Case Report – Information Commissioner can impose confidentiality screen on joint legal retainer

In a judgement dated October 5th of last year, the Federal Court held that the Information Commissioner of Canada acted lawfully in making a confidentiality order that prohibited Crown counsel from sharing information with the Crown that it gained while jointly representing individual Crown servants.

The Crown servants were compelled to give evidence before the Deputy Commissioner in the course of his investigation into an Access to Information Act complaint. Department of Justice counsel accompanied the witnesses and acted as their counsel. In order to preserve the integrity of his investigation, the Deputy Commissioner prohibited the witnesses from disclosing the questions asked, answers given and exhibits used in the examination and prohibited counsel from disclosing the same. The Crown applied for judicial review of the orders, arguing that they interfered with its solicitor-client relationship with Crown counsel.

The Court held that the Information Commissioner has an implicit power to make confidentiality orders and that the potential for a conflict of interest given the witnesses were not high-ranking officials made the Deputy Commissioner’s orders reasonable and necessary in the circumstances. It said:

Counsel for the applicant countered that there is absolutely no factual or evidentiary foundation for the proposition that such a conflict of interest exists or is even likely to come up in the present circumstances, and that the decision and orders are therefore founded on speculation and unsubstantiated assumptions. The only reason that the individuals were subpoenaed by the Deputy Commissioner was on account of their activities on behalf of the Crown. Since they were not examined in their personal capacity but rather in their professional capacity as Crown servants and employees, there can be no conflict of interest in this proceeding between the individuals and the Crown, according to the applicant’s argument.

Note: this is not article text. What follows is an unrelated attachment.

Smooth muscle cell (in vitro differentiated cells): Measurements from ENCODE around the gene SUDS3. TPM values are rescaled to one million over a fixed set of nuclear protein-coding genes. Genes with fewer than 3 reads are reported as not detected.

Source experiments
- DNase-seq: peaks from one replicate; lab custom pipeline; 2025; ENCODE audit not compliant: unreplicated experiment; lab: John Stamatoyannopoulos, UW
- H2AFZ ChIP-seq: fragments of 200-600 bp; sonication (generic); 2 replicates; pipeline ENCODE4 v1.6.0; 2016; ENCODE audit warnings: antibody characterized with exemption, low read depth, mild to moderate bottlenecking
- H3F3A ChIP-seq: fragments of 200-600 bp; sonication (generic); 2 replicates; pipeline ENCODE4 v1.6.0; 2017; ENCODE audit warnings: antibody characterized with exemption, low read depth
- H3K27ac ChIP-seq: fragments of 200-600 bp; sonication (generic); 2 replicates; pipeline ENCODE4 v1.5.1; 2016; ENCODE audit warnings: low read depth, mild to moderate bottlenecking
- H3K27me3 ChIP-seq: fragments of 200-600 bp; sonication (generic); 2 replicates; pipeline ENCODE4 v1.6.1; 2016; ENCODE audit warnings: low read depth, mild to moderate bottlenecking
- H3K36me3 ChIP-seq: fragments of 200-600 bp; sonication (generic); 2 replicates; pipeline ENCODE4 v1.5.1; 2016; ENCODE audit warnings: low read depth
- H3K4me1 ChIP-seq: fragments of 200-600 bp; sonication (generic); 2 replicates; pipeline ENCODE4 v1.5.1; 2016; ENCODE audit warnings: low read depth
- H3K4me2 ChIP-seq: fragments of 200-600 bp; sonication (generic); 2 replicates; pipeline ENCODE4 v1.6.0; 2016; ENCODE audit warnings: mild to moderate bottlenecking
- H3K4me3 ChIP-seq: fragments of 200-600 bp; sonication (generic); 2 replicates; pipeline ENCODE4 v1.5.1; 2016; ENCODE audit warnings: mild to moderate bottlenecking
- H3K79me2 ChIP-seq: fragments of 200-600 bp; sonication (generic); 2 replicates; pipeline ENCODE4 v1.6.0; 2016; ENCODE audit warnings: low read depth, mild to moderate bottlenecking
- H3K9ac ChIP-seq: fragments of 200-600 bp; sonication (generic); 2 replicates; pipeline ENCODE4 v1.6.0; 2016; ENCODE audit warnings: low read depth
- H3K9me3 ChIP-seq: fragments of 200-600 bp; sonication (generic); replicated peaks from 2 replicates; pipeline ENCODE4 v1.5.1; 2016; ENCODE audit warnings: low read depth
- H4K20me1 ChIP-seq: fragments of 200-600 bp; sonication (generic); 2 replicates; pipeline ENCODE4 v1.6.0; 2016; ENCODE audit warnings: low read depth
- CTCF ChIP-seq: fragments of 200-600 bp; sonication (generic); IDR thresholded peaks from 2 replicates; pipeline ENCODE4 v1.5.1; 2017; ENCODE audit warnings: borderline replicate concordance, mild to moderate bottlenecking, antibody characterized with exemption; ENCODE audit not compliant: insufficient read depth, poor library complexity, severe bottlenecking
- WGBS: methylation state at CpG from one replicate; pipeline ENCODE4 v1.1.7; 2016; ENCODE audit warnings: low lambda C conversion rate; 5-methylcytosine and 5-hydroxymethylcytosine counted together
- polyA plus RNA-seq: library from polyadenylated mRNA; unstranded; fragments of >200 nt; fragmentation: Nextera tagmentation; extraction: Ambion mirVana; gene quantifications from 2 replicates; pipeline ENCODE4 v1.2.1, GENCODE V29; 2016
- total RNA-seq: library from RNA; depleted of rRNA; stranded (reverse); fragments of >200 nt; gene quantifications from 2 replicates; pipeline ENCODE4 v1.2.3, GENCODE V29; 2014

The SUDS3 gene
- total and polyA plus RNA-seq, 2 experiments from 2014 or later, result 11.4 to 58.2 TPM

I must confess that I am somewhat troubled by this automatic and necessary assimilation of the Crown’s and the employees’ interests. As a general rule, I am prepared to concede that it is unlikely the employees’ views with respect to the disclosure of a document will differ from those of the senior management of the Department involved. But the possibility cannot be ruled out entirely, especially when the employees subpoenaed by the Commissioner are not in the higher ranks of the Department but rather at the lower level. Similarly, I can easily envisage situations where there is no conflict at the outset but conflict develops as the questioning proceeds and the investigation unfolds. It is in those kinds of circumstances that employees must have the assurance that they will remain in control of the disclosure of their testimonies notwithstanding the fact that their counsel play a dual role.

I agree with the respondent that the investigatory process would simply be unworkable and profoundly undermined if the Attorney General had a de facto right to attend all hearings simply by providing a counsel to the witnesses compelled to give evidence.

The Court also rejected an argument that the confidentiality orders unjustifiably violated section 2(b) of the Charter.

Canada (Attorney General) v. Canada (Information Commissioner) (F.C.), [2008] F.C.J. No. 1235 (F.C.) (QL).

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